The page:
Next, we examined the effect of maternal stress on stress in the infant. For this purpose, a multiple regression analysis was conducted with the stress value based on the infant’s saliva as the dependent variable, the stress value based on the mother’s saliva, the vitality based on voice, and the stress value of the three scales as the independent variables. These independent variables were entered together without separating them into multiple steps. The correlation coefficients between the dependent variables are presented in Table 3. The results of the multiple regression analysis are presented in Table 4. Although no correlation was found between the various maternal stresses entered as independent variables, a significant correlation was obtained only between the stress response scale and the rearing stress scale. However, in the multiple regression analysis, the VIFs of these variables were 5.104 and 5.160, respectively. As it is customary for the VIFs to exceed 10, which causes multicollinearity problems, a multiple regression analysis was conducted with these two variables simultaneously in this study. The results demonstrated that scores on the stress response scale and saliva-based stress values had a significant positive effect. Additionally, rearing stress had a significant negative effect. These results indicated that the general stress felt by mothers increased the infant’s stress, and the more the mothers felt rearing stress, the lower the infant’s stress. Furthermore, COVID-19 stress and vitality did not affect infant stress.

Table 3.Correlation coefficient between independent variables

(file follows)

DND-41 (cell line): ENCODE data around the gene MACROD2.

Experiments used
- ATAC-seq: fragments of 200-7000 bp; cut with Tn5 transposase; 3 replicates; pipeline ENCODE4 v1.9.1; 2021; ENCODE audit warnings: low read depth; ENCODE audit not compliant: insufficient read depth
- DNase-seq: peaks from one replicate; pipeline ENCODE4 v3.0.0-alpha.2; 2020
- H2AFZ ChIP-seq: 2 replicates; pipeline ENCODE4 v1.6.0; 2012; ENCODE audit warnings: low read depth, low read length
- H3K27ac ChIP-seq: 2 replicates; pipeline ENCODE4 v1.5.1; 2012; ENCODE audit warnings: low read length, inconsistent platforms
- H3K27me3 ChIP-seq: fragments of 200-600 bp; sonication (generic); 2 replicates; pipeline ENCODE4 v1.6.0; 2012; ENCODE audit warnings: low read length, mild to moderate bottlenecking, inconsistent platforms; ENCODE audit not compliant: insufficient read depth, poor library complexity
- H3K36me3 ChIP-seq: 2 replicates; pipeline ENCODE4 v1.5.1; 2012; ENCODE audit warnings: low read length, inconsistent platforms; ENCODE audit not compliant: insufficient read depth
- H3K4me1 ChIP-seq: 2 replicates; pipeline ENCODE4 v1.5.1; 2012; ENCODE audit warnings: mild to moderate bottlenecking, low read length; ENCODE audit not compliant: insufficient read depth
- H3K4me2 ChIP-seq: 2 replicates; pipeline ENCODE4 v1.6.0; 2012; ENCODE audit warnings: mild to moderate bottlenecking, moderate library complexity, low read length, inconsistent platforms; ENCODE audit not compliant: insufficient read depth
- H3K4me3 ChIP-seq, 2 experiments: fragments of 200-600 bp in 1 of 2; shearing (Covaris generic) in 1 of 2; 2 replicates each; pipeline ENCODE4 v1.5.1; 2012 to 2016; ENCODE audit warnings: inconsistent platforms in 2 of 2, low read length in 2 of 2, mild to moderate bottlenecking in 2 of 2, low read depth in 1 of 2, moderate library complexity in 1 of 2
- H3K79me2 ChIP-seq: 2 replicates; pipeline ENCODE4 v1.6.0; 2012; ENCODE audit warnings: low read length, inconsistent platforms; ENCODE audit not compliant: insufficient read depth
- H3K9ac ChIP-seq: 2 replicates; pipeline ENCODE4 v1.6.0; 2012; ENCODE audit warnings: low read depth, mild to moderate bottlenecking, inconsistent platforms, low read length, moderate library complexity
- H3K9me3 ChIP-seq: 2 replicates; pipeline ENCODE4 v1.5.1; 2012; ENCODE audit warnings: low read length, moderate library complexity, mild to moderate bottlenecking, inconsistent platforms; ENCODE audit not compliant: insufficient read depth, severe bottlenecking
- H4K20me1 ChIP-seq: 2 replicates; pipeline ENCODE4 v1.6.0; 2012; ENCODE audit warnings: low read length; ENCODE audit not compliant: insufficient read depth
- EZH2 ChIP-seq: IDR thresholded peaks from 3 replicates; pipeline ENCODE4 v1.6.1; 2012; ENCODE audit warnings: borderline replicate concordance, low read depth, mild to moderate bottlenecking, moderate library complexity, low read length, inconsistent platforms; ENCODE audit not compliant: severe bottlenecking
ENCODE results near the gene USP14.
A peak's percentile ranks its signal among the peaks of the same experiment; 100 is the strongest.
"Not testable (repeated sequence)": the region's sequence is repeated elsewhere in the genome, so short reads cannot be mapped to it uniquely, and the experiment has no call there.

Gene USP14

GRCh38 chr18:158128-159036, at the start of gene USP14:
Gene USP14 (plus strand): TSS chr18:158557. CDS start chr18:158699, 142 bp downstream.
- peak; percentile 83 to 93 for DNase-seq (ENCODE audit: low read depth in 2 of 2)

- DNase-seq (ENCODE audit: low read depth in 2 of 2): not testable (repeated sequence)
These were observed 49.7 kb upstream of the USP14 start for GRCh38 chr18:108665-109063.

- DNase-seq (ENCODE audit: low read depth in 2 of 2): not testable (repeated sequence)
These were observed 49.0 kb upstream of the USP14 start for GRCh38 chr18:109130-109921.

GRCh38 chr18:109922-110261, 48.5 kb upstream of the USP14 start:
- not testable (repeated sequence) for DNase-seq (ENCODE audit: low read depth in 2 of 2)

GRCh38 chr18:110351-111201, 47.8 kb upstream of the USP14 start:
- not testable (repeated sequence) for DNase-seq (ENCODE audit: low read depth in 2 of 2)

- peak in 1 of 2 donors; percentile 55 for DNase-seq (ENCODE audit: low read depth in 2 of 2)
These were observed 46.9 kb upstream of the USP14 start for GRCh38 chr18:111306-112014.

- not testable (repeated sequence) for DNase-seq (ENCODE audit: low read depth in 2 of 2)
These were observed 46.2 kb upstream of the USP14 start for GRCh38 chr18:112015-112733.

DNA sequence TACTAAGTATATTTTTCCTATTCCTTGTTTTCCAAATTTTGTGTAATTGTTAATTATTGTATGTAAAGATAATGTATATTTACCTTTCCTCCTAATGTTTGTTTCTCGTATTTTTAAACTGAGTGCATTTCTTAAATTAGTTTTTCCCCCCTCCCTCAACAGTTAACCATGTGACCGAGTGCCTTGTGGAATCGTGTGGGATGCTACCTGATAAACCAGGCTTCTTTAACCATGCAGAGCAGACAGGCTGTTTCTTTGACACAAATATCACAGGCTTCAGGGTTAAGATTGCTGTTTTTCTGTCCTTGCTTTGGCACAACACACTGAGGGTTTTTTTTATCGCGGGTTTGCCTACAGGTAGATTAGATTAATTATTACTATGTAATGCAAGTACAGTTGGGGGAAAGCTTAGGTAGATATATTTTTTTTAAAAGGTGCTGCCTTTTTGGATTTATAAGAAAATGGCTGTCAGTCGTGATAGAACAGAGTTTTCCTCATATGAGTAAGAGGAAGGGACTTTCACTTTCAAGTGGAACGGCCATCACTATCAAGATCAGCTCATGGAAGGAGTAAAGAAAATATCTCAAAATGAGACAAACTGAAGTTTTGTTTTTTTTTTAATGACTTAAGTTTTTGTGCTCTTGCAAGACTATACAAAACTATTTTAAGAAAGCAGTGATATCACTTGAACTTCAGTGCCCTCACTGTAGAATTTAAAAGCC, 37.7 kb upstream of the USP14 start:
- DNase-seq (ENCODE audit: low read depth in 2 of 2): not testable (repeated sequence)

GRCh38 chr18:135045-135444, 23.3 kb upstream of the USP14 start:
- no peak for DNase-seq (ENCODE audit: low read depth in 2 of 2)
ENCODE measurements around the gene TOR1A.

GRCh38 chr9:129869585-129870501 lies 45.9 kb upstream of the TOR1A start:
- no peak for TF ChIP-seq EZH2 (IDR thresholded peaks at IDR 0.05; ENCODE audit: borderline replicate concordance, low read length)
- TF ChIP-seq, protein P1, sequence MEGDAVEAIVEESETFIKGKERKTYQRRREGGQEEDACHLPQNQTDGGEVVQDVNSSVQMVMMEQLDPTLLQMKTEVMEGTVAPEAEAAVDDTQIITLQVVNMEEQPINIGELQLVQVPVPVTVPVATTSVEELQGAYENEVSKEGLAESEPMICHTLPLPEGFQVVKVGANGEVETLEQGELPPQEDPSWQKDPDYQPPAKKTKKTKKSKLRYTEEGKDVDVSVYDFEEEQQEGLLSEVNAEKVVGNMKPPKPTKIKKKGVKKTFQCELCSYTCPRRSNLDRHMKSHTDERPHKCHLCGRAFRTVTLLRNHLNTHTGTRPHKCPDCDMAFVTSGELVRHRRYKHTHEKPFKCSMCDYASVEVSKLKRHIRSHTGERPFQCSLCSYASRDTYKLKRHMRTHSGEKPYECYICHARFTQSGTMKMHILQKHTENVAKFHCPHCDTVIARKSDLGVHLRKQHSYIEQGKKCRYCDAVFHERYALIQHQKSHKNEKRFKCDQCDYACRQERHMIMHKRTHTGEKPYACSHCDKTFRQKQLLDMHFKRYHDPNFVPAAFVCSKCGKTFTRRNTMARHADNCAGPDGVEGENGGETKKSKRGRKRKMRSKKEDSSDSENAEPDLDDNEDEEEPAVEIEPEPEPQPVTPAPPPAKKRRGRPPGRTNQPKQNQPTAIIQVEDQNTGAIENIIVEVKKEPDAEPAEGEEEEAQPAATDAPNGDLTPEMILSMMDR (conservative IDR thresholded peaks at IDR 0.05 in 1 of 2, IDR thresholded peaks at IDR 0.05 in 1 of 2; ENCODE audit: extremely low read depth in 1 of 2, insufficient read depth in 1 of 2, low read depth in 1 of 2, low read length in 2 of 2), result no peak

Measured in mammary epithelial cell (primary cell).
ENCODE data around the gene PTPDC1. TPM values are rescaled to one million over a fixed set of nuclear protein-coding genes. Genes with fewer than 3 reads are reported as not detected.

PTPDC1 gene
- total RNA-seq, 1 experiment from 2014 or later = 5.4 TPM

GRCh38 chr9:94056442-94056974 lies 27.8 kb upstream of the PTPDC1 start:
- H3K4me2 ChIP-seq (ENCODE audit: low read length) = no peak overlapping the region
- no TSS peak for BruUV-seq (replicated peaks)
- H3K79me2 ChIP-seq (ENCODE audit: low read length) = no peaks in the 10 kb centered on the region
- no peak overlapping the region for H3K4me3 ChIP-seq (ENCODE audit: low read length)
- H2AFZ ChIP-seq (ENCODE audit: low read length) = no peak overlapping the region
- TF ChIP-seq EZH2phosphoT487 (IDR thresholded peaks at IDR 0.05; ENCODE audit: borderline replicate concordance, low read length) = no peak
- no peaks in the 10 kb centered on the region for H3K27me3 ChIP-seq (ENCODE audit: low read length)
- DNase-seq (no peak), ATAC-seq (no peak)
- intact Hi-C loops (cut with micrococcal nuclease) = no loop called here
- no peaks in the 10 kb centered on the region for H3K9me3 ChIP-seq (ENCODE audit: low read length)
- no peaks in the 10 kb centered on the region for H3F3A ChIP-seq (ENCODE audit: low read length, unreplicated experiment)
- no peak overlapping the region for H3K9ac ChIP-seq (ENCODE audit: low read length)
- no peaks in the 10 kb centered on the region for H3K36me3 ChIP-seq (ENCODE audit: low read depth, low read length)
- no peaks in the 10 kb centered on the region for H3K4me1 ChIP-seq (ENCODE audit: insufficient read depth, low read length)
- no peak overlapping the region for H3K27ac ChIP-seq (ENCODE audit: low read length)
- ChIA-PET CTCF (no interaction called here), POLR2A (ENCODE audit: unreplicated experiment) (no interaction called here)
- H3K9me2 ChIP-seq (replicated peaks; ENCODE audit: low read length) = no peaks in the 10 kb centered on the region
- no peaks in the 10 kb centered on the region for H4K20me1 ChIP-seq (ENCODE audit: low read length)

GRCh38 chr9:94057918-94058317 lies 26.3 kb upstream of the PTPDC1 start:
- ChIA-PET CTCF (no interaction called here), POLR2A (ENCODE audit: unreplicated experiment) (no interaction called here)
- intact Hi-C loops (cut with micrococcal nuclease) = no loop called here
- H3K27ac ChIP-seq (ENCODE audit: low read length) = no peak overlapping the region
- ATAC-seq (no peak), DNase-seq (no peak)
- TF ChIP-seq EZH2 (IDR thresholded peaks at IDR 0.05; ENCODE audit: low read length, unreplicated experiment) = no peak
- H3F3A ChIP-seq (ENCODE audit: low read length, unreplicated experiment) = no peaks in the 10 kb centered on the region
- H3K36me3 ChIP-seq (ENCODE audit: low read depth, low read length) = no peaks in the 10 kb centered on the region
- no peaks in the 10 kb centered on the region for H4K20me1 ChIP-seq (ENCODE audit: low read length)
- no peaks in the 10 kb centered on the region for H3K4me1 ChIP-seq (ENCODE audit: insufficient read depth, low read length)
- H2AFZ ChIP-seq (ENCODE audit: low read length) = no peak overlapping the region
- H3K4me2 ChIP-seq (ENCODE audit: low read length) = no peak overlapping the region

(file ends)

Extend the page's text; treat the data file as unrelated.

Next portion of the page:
Mother stress (cortisol) Stress response Rearing-related stress Covid-19 stress Mother vitality (voice)
Mother stress (cortisol) .306 .814 .389 .280
Stress response .235 <.001 .443 .448
Rearing related stress .055 .875** .165 .614
COVID-19 stress -.198 .177 .315 .267
Mother vitality (voice) .247 .175 .117 -.254

Note. The bottom of the diagonal line represents the correlation coefficient, and the top represents the p-value. ** p < .01

Table 4.Results of multiple regression analysis
Variables Standardized coefficient
Mother stress (cortisol) .506 **
Stress response .962 **
Rearing related stress -.717 *
COVID-19 stress -.142
Mother vitality (voice) -.170
R2 .687 **

* p < .05, ** p < .01


This study examined the effects of various types of mothers’ stress on stress in their infants. We also used the ST system, which has been used in various fields in recent years, to examine mental health based on voice and examined the relationship between the vitality calculated by this system and the stress measured from saliva.

The results demonstrated no significant correlation between various types of stress and vitality. Vitality is not a direct reflection of stress but rather a concept that captures an aspect of mental health that is different from stress. A study using ST demonstrated that vitality is an indicator of depression.19 A previous study has also revealed that there is an association between stress and depression,21 and our study also predicted that there would be an association between vitality and stress, but the prediction was not supported. As shown in our results, stress consists of various independent aspects. Therefore, the type of stress explored in this study may not have been related to vitality. Further studies should be conducted to examine various types of stress to understand mental health from various perspectives.